Shuffle of the week #15

This is an ode to the shuffle. How better to get a good insight in your digitized album collection than by a classic shuffle? Finally discover the albums you never got into, finally throw the ones away you will never get into and worship those classics that never grow old again. The Shuffle of this week:

1. Grizzly Bear – Knife (Yellow House, 2006) [singlepic id=165 w=80 h=50 float=left]

Can’t you feel the knife? It’s Grizzly Bear’s second album, with the title referring to the bands own version of Big Pink, where the cd was recorded. After getting to know Grizzly Bear with this album, I kept following them which lead me to listening their last album Shields for the last couple of months.  Another strong album, although it has to been said that there’s a thin line between creating a typical sounds and repeating oneself.

2. George Harrison – See Yourself (Thirty Three & 1/3, 1976) [singlepic id=85 w=80 h=50 float=left]

Second time we run  into a track from this album, on which Harrison succeeded another time to combine some cheerful melodies with confronting lyrics to reflect on.

3. Frog Eyes – The Oscillator’s Hum (The Folded Palm, 2004) [singlepic id=164 w=80 h=50 float=left]

One of my favorite rock voices from the past couple of years must surely be Carey Mercer’s one, not only to admire on Frog Eyes’ albums (for example on this third album, the provisional highlight being their sixth album: Tears of the Valedictorian) but also on those of side-project Swan Lake.

4. Cat Stevens – Tuesday’s Dead (Teaser and the Firecat, 1971) [singlepic id=163 w=80 h=50 float=left]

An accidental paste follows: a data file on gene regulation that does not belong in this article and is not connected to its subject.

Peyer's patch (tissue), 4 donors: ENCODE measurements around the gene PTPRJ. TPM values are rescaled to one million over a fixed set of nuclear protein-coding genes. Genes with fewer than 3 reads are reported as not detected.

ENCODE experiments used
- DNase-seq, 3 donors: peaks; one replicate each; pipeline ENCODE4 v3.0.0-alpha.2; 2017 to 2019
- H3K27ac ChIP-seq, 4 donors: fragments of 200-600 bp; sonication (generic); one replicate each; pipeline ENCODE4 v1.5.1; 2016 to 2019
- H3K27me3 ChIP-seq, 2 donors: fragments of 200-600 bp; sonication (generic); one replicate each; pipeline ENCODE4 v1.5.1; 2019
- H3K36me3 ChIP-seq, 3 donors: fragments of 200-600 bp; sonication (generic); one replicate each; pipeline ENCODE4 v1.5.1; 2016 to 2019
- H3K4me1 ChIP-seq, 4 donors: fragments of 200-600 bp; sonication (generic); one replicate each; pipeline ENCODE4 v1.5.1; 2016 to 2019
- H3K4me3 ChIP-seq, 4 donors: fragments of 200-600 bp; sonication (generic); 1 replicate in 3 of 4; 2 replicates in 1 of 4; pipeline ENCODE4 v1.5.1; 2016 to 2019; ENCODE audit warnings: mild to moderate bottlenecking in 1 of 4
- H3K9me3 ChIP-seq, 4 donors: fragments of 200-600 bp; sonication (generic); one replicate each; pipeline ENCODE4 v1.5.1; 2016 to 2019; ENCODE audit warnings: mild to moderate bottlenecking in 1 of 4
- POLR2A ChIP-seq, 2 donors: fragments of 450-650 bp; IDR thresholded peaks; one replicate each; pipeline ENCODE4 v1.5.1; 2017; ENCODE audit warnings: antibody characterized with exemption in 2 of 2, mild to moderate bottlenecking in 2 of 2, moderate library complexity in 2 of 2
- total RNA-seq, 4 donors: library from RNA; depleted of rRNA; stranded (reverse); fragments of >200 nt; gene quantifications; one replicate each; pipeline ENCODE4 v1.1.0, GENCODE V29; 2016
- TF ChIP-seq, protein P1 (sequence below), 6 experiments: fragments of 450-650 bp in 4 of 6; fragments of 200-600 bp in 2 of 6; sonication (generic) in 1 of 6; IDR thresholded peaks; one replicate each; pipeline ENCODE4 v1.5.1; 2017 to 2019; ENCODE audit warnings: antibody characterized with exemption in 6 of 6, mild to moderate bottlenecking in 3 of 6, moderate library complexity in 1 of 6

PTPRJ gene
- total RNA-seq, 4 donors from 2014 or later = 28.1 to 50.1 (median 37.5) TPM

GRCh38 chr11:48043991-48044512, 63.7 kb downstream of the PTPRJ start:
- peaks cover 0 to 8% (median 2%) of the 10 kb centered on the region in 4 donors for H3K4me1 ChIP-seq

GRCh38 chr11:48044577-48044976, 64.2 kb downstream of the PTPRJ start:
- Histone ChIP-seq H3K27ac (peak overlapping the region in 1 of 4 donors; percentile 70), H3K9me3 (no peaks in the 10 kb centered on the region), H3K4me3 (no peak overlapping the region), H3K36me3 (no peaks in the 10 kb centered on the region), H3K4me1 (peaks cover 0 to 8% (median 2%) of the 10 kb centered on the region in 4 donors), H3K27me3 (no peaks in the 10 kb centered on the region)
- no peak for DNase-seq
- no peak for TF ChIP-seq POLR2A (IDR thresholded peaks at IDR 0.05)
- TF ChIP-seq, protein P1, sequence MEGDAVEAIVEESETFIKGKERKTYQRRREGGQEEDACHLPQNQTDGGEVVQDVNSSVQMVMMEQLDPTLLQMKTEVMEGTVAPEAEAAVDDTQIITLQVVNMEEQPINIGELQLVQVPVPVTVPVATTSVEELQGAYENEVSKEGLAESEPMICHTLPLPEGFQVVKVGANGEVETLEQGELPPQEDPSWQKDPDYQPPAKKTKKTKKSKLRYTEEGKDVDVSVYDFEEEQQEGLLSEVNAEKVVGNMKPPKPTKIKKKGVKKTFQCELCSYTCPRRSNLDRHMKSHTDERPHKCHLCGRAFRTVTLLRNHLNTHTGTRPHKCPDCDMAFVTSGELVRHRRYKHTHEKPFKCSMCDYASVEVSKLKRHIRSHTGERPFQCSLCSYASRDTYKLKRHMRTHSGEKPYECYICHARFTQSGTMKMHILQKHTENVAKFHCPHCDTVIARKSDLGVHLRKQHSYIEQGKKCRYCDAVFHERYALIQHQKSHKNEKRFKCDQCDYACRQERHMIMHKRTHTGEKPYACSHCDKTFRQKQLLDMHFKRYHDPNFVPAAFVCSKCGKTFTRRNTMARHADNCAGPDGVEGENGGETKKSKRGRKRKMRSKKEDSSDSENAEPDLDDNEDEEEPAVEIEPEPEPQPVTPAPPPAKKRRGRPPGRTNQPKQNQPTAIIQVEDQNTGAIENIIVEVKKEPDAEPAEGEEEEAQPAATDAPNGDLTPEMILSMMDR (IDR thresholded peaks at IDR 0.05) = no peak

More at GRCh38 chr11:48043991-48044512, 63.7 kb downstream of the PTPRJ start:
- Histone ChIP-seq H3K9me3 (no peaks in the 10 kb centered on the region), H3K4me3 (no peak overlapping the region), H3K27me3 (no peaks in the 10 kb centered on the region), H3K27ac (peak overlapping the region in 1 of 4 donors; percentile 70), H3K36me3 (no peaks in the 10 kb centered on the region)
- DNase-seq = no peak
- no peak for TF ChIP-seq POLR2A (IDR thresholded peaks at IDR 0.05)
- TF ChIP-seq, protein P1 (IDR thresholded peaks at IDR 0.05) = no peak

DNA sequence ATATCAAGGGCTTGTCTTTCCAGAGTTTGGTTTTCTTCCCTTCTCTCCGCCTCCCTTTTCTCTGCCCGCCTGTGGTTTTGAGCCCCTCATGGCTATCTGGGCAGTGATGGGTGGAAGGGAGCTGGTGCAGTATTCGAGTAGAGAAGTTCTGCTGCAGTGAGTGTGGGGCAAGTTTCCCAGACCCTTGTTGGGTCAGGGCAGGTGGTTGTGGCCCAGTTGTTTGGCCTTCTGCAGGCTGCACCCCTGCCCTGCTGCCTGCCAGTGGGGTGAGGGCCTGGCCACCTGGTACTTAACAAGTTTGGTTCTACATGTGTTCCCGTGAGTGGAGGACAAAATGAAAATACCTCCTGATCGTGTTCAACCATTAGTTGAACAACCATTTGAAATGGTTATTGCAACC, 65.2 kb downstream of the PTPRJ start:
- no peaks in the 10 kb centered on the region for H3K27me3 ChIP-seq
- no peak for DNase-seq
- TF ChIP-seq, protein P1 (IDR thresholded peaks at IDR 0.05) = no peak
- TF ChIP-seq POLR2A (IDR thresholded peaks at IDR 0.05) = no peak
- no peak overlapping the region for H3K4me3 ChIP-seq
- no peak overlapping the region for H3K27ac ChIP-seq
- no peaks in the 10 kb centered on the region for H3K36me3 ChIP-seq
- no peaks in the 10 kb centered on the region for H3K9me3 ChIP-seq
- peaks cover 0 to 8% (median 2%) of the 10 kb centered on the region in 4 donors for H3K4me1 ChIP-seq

Over to the third part of Cat Stevens’ famous 1970-71 trilogy, of which this might even be the least part, despite being a great album.  On it of course one of Cat’s biggest hit singles ever, ‘Morning Has Broken’, which ironically was the only song on all of those three albums that he didn’t write himself.

5. Kraftwerk – The Robots (Minimum Maximum, 2005) [singlepic id=166 w=80 h=50 float=left]

Fantastic track from this bands’ 2005 live album. It originally appeared on their 1978 album The Man-Machine and both song and album can be classified as classics.

6. The Fall – Mother-Sister! (Live at the Witch Trials, 1979) [singlepic id=168 w=80 h=50 float=left]

Other than the title does presume, no second live album in a row here. To the contrary, as this was the debut studio album from the British post-punk band. Not really getting into this.

7. Throbbing Gristle – Weeping (D.o.A: The Third and Final Report of Throbbing Gristle, 1978) [singlepic id=169 w=80 h=50 float=left]

Welcome to the mysterious world of Throbbing Gristle. A moment I waited a long time for. Not that it’s one of my favorite albums or something, in fact I can’t say anything significant about this album. I got it once when it was recommended to me by a book, I listened to it a couple of times and put it back on the digital shelf. Once in a while it was hit by the shuffle and I glared out of the window to see if something could explain the suspicious noises I heard. Now it’s finally the moment to search for the true meaning of this album. (update: still searching)

8. Buena Vista Social Club – Orgullecida (Buena Vista Social Club, 1997) [singlepic id=162 w=80 h=50 float=left]

Track that sounds somehow misplaced on this rainy afternoon, but part of a great album. Recently read an interview with Ry Cooder, who could be considered the creator of this project after all, in which he said that this album and its success unfortunately also threw a dark shadow on the life of many members of the band.

9. Phish – Run Like an Antilope (Lawn Boy, 1990) [singlepic id=167 w=80 h=50 float=left]

During the very first shuffle of the week we already ran into this  debut album. This ten minutes lasting jam originates from the second album and is a true recommendation for those who like an ocassional improvisation now and then.